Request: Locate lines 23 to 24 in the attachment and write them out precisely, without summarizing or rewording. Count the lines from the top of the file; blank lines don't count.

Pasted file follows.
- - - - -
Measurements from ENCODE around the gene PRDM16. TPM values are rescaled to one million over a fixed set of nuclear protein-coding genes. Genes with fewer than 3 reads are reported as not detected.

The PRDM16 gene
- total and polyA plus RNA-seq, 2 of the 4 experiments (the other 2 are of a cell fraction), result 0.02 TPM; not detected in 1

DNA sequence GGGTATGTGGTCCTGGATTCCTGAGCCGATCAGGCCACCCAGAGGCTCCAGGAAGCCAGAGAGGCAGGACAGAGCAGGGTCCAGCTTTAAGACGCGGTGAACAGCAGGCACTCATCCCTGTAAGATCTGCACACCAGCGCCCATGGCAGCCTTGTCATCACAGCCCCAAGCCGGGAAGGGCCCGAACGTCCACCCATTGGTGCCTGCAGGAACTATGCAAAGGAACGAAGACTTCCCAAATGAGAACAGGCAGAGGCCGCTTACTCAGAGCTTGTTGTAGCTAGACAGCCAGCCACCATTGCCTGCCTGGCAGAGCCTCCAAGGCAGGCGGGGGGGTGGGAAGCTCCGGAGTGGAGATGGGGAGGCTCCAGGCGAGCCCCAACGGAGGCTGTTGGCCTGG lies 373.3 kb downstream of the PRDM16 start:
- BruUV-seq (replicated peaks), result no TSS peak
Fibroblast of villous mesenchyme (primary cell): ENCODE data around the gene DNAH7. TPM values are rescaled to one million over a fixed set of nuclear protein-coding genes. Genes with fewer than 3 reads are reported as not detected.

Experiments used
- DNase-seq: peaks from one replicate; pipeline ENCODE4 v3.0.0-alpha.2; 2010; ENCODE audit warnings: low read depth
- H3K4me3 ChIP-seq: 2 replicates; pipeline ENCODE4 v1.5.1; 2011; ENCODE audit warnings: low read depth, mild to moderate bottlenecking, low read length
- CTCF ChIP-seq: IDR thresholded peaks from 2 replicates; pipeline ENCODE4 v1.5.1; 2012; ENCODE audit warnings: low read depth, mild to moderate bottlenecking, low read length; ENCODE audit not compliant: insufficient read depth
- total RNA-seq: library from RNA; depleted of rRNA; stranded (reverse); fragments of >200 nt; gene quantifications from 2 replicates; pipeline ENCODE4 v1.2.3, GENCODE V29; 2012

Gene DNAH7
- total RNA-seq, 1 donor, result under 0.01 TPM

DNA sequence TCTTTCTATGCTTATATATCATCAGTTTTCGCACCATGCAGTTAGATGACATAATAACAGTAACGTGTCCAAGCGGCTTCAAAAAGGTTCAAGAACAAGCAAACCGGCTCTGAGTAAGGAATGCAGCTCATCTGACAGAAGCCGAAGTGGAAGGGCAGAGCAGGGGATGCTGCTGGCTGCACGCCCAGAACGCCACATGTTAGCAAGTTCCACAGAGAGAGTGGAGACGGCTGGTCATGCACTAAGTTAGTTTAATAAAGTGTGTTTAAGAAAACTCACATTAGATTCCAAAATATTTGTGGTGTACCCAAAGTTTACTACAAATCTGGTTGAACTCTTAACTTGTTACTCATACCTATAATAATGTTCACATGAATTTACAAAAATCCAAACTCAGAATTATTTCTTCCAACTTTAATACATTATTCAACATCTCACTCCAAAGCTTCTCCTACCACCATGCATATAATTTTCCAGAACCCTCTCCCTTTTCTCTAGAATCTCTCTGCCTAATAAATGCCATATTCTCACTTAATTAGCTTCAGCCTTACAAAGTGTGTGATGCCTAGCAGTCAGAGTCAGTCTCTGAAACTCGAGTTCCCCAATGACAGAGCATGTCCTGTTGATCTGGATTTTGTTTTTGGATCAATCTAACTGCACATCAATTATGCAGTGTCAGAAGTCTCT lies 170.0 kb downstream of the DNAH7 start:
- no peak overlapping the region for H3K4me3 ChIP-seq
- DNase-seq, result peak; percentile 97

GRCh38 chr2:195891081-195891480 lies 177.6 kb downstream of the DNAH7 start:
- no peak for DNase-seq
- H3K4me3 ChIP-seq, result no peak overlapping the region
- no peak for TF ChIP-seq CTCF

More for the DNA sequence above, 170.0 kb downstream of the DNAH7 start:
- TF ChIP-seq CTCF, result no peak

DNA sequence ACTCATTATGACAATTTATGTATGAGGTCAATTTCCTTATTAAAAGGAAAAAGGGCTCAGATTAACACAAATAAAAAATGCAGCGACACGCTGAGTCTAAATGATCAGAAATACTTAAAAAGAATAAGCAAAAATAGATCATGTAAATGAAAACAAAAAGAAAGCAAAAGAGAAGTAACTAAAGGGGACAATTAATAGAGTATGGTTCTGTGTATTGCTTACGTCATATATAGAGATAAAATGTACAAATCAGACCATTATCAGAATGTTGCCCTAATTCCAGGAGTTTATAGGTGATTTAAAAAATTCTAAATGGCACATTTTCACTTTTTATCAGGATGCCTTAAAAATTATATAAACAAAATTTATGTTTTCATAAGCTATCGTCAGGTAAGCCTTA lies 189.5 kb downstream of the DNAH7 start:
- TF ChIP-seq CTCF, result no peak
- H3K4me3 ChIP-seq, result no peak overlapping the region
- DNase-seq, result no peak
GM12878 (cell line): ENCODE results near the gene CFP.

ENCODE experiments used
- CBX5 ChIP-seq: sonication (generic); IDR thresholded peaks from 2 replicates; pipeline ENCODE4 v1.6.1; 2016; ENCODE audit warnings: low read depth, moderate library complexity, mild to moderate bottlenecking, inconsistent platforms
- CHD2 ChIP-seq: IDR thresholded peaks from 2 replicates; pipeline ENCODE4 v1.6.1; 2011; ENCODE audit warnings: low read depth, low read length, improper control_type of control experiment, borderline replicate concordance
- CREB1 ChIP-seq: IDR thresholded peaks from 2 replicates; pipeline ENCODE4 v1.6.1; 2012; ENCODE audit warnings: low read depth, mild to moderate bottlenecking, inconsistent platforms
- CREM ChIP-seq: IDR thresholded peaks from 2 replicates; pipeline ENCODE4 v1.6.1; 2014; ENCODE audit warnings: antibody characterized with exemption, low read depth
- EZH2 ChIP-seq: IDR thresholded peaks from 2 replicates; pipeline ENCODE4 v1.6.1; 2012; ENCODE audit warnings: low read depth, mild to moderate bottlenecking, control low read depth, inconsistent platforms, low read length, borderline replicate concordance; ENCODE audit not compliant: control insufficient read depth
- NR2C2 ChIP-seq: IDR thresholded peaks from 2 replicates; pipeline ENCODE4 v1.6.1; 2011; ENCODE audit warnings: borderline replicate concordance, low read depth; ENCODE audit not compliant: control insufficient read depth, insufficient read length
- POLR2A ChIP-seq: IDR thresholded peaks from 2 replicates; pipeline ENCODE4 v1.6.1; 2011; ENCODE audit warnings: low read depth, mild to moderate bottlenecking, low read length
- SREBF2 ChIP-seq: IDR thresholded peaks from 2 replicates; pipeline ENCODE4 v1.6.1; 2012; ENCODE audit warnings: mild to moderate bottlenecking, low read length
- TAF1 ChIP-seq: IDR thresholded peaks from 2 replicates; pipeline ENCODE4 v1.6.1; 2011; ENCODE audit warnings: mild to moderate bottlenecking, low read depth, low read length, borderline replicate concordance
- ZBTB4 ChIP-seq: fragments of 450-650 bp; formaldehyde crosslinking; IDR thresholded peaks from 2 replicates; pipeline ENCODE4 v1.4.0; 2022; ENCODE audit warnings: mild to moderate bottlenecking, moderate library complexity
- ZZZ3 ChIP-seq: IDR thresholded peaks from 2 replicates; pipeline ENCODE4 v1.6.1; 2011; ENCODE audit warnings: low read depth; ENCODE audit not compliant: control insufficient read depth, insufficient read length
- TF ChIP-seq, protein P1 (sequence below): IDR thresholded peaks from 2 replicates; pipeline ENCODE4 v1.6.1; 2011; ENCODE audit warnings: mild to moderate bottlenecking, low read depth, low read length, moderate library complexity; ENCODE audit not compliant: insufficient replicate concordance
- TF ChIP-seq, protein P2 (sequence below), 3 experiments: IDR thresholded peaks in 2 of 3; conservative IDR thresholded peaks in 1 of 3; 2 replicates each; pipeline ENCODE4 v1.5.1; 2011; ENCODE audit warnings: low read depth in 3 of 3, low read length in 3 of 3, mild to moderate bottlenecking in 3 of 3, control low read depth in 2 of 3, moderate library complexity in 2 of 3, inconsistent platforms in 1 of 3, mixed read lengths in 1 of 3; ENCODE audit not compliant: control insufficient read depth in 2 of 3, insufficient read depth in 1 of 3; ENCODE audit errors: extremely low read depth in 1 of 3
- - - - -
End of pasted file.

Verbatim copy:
DNA sequence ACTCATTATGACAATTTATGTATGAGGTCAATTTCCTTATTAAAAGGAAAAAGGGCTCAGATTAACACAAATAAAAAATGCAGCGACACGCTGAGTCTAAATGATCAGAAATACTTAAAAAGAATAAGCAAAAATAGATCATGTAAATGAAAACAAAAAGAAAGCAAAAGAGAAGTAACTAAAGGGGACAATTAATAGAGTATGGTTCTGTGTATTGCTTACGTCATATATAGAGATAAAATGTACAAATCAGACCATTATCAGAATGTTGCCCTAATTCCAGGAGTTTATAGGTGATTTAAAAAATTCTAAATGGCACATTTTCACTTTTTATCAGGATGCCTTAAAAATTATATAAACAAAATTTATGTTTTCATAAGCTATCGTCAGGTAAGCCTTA lies 189.5 kb downstream of the DNAH7 start:
- TF ChIP-seq CTCF, result no peak